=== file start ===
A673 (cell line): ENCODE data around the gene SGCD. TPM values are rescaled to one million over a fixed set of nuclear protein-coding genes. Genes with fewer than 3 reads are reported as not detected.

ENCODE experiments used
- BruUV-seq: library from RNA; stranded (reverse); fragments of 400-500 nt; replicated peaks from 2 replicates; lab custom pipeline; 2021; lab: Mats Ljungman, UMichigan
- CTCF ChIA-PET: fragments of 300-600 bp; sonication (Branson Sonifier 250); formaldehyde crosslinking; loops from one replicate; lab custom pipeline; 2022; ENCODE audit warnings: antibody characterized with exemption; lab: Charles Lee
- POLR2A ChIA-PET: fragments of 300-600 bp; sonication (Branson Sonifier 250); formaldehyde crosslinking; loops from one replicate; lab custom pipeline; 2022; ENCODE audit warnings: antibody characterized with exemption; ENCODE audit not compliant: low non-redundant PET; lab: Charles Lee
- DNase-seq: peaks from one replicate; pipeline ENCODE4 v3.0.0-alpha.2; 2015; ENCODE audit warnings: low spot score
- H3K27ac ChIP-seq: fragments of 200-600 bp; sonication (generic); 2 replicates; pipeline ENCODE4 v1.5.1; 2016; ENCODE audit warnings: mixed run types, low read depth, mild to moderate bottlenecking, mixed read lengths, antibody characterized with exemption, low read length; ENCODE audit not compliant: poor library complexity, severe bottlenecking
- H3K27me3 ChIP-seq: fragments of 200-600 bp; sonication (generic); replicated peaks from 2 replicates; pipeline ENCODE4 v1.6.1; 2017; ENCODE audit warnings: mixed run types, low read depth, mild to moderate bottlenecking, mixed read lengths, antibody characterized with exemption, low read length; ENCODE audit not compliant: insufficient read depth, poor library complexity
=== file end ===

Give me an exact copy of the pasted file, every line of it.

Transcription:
A673 (cell line): ENCODE data around the gene SGCD. TPM values are rescaled to one million over a fixed set of nuclear protein-coding genes. Genes with fewer than 3 reads are reported as not detected.

ENCODE experiments used
- BruUV-seq: library from RNA; stranded (reverse); fragments of 400-500 nt; replicated peaks from 2 replicates; lab custom pipeline; 2021; lab: Mats Ljungman, UMichigan
- CTCF ChIA-PET: fragments of 300-600 bp; sonication (Branson Sonifier 250); formaldehyde crosslinking; loops from one replicate; lab custom pipeline; 2022; ENCODE audit warnings: antibody characterized with exemption; lab: Charles Lee
- POLR2A ChIA-PET: fragments of 300-600 bp; sonication (Branson Sonifier 250); formaldehyde crosslinking; loops from one replicate; lab custom pipeline; 2022; ENCODE audit warnings: antibody characterized with exemption; ENCODE audit not compliant: low non-redundant PET; lab: Charles Lee
- DNase-seq: peaks from one replicate; pipeline ENCODE4 v3.0.0-alpha.2; 2015; ENCODE audit warnings: low spot score
- H3K27ac ChIP-seq: fragments of 200-600 bp; sonication (generic); 2 replicates; pipeline ENCODE4 v1.5.1; 2016; ENCODE audit warnings: mixed run types, low read depth, mild to moderate bottlenecking, mixed read lengths, antibody characterized with exemption, low read length; ENCODE audit not compliant: poor library complexity, severe bottlenecking
- H3K27me3 ChIP-seq: fragments of 200-600 bp; sonication (generic); replicated peaks from 2 replicates; pipeline ENCODE4 v1.6.1; 2017; ENCODE audit warnings: mixed run types, low read depth, mild to moderate bottlenecking, mixed read lengths, antibody characterized with exemption, low read length; ENCODE audit not compliant: insufficient read depth, poor library complexity